Beverley Manor of the Archbishop of York

Has been described as a Possible Palace (Bishop)

There are no visible remains

NameBeverley Manor of the Archbishop of York
Alternative NamesWatertowns; The Dings; Bishop Dings; Hall Garth
Historic CountryYorkshire
Modern AuthorityEast Riding of Yorkshire
1974 AuthorityHumberside
Civil ParishBeverley

Site of a moated residence of the Archbishops of York. It includes an irregular sub-rectangular moat surrounding a central island. The moat is visible on the northern, southern and eastern sides of the island, while the fourth, western, arm has been infilled. The southern and eastern arms have, in part, been redug as drainage ditches. The northern arm of the moat has been partially infilled and is now only a few centimetres deep. The western arm has been completely infilled and Long Lane, a metalled road, has been built over the top of it. The southern arm of the moat is also silted. The island has earthwork features across it. In 1948 limited excavations were carried out on the site to establish the location of buildings on the site. To the south of the inn at the north- eastern corner of the site, good quality ashlar-faced walls were found. Foundations of three other adjacent buildings were uncovered, including two halls aligned north-south and a further structure to the south thought to be the tower built by Robert Neville during the reign of Henry VI. In 1980 a rescue excavation was carried out on the eastern end of a wooden bridge abutment by the western moat. The timbers from which it was constructed have been dated to the years 1315-1330. The archiepiscopal manor was built before 1280, the date of the first documentary reference. During the early 14th century a timber bridge was built across the moat at the north-western corner of the site, including a possible drawbridge. During the 15th century, stone buildings were being built and enlarged on the site, and by 1444 the Archbishop's court was being held in the great hall of the manor, and his gaol was on the site. By the 1540's the site was in ruin and the stone was being removed, probably to build the Beverley Parks hunting lodge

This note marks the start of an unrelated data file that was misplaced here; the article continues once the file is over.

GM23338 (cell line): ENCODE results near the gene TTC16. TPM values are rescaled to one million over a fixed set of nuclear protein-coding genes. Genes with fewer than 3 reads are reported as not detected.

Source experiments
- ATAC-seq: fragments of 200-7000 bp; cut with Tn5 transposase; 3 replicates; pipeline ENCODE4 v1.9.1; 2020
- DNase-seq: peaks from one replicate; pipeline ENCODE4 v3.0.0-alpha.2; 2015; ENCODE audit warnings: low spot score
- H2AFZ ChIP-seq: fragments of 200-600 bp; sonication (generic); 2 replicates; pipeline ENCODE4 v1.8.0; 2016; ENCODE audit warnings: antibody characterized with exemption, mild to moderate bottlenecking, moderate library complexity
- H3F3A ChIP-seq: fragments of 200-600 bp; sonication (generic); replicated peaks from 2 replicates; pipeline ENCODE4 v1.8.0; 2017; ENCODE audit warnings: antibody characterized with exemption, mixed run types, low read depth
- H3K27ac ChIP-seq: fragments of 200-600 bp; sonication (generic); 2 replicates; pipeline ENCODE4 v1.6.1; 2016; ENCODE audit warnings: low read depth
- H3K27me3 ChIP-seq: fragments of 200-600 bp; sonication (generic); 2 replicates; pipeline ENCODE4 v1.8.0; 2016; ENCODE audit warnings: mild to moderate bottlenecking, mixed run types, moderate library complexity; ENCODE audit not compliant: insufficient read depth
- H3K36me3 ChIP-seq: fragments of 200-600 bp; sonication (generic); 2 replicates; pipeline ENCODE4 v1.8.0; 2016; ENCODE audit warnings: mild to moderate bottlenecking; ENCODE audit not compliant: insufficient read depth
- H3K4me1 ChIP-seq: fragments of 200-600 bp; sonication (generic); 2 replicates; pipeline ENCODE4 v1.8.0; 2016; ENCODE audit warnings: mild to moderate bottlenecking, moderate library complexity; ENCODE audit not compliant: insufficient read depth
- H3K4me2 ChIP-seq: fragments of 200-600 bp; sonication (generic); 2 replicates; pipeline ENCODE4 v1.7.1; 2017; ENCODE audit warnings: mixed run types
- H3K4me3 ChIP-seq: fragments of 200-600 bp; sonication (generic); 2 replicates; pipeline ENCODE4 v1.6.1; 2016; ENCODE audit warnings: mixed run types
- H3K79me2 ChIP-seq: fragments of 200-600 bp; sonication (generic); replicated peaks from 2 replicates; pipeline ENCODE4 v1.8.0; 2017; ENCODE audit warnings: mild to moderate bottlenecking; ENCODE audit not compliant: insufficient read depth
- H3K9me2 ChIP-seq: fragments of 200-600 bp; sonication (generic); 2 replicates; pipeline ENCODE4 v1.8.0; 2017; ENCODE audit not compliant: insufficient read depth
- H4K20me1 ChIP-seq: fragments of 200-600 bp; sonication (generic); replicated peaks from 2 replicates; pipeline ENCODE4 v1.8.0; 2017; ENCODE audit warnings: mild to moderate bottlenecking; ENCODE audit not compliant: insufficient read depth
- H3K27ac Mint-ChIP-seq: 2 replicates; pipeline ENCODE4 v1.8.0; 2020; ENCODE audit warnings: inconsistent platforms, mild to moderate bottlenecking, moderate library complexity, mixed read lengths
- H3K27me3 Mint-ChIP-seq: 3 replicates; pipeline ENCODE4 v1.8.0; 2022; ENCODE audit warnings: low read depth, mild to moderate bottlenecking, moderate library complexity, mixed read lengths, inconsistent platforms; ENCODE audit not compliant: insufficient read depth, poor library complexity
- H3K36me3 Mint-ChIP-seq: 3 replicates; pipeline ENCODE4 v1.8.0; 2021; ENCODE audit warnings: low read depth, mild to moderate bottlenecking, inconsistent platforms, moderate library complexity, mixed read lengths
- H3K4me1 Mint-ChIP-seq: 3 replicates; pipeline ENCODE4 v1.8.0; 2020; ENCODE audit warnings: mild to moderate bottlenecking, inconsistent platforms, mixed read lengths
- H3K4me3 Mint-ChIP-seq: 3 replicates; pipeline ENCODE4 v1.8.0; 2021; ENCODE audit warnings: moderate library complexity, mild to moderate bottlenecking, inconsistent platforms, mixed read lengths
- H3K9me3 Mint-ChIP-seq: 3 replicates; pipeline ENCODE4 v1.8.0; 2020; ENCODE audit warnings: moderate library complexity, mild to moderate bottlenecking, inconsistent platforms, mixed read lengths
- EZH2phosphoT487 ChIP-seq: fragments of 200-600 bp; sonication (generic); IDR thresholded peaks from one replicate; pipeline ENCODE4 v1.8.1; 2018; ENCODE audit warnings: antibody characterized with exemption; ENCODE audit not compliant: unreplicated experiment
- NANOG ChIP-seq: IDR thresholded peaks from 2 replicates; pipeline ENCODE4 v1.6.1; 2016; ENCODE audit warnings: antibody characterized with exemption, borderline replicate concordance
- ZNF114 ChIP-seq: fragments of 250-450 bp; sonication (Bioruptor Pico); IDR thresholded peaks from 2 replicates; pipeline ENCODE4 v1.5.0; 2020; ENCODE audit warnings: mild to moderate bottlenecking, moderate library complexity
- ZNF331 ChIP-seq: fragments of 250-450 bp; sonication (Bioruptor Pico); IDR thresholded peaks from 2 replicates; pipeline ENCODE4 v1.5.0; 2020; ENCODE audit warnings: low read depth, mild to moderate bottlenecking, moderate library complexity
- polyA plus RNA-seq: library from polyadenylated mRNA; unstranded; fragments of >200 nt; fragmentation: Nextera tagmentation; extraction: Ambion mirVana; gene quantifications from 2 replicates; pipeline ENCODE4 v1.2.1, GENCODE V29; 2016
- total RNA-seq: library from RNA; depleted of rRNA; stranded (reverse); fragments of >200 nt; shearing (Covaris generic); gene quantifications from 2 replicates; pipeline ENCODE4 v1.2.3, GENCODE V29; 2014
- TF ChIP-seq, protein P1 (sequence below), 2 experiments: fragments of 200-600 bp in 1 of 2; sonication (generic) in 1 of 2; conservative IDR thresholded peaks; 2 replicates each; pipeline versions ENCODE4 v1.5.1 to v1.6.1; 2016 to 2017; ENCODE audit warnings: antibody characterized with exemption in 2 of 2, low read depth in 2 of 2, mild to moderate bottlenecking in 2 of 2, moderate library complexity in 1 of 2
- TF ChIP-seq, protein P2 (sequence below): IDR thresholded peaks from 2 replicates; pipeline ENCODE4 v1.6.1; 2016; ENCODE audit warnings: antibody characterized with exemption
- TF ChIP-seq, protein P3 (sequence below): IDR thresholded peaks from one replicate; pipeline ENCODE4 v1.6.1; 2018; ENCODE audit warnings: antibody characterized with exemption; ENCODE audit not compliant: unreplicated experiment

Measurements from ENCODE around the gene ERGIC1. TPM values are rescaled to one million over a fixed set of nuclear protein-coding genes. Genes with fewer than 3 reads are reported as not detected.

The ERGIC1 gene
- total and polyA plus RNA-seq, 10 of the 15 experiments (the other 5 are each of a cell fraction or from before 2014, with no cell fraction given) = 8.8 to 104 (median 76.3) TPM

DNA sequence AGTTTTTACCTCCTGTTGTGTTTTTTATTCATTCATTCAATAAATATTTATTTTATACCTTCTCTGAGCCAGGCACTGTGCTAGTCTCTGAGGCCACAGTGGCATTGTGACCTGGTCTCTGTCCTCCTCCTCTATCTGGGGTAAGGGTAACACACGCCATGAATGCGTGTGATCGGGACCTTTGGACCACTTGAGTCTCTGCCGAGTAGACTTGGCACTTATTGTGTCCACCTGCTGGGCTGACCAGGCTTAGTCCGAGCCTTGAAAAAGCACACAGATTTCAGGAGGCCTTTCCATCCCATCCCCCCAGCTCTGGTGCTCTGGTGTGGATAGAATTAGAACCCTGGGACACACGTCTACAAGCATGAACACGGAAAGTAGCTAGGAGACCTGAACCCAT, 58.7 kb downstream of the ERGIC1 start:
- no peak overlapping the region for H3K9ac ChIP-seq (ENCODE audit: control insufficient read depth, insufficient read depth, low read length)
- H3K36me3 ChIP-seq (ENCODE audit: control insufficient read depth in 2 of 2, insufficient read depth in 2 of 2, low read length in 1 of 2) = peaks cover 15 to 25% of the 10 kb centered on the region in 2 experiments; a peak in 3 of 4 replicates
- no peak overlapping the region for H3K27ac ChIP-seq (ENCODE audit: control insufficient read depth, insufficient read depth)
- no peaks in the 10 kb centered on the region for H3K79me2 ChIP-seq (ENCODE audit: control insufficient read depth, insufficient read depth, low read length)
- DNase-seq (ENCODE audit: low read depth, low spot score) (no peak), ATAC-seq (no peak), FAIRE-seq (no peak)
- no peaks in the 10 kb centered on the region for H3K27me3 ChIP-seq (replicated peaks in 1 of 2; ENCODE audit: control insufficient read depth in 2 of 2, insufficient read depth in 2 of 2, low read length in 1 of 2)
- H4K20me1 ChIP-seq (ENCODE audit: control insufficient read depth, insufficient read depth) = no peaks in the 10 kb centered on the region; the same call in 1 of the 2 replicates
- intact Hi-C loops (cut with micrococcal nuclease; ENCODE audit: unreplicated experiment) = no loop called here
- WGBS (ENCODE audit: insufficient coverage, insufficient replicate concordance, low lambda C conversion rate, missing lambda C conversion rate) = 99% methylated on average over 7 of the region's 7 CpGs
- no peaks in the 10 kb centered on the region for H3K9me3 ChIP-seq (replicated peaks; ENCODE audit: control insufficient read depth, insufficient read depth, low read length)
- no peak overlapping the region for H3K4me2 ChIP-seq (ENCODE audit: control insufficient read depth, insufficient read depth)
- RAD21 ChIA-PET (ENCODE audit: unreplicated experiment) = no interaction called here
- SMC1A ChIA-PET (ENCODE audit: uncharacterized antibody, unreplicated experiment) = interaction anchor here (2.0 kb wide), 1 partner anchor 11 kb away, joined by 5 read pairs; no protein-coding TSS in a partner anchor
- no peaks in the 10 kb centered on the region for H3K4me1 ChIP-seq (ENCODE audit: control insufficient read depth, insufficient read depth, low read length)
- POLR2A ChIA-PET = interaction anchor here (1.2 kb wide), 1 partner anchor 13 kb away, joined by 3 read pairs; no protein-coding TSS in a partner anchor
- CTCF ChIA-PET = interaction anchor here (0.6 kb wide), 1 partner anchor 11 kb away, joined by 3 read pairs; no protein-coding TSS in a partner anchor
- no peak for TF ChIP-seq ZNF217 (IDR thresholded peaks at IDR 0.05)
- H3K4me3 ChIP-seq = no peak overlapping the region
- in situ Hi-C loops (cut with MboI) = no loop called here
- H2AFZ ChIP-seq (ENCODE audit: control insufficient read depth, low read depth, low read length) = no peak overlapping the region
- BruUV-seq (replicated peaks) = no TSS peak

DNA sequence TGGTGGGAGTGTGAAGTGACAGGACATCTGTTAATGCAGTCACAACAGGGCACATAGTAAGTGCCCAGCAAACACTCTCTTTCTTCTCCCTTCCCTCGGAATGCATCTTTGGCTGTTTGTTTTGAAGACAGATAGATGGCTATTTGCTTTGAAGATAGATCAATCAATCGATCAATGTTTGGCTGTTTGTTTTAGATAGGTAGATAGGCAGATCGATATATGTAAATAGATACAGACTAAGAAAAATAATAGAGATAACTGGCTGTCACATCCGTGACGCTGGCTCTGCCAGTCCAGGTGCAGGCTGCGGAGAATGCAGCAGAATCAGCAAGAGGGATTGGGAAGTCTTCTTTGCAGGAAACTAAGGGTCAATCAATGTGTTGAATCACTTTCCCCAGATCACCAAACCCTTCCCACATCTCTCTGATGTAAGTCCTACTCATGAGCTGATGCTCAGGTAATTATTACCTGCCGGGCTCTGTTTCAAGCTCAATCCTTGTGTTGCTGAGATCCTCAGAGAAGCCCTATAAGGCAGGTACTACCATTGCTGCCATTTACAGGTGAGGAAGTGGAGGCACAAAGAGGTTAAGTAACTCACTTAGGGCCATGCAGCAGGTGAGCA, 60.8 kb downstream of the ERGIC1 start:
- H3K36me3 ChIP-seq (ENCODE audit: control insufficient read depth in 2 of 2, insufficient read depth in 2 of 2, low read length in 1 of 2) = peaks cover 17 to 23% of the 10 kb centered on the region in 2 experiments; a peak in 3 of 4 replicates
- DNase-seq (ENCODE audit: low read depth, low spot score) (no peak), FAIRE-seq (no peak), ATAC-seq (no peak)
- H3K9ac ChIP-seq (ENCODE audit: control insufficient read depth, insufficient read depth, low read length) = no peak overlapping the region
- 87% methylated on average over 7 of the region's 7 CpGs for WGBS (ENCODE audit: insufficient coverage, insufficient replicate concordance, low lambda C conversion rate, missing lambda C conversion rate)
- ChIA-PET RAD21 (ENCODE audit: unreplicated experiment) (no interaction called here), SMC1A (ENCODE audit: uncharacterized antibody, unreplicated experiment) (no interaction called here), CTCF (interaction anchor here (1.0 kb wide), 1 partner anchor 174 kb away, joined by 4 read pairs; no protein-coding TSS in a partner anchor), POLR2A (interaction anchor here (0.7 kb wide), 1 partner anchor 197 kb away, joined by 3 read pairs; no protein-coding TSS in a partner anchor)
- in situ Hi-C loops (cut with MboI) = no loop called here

In the post-medieval period the site continued to be the site of the manorial court and gaol of Beverley Watertowns, until a public house was built at the north-eastern corner of the site in the 19th century. This was demolished in 1958. (Scheduling Report)

The archbishop's base in Beverley was initially his hall in the market place. This stone building was known as the Dings or the Bishop Dings and was in existence by the 1160s. In 1282 the Dings was made over to the town by Archbishop Wickwane for an annual rent of 6s. 8d. By this date the archbishop had moved his Beverley residence to a moated site south of the minster, later known as Hall Garth. The archbishop's manor there was mentioned in 1280. In 1444 there was a reference to the archbishop's court being held in the great hall of the manor, and the archbishop's gaol was presumably also on the same site. Little is known about other buildings but surviving earthworks suggest that they may have been extensive. The archbishop's house there, or its predecessor in the market place, had a chapel, and in 1258 a chaplain was collated to the chapel of St. Swithin within the court of the archbishop at Beverley. An inventory of 1388 mentions only a hall and a kitchen. In 1980 excavation revealed the eastern abutment of a timber bridge, which spanned the moat near its north-western corner and may have supported lifting gear for a drawbridge; an early C14 date has been suggested. Work was under way on the manor in 1409-10, but by the 1530s the house had been abandoned and Leland described it as 'all in ruin'. (VCH)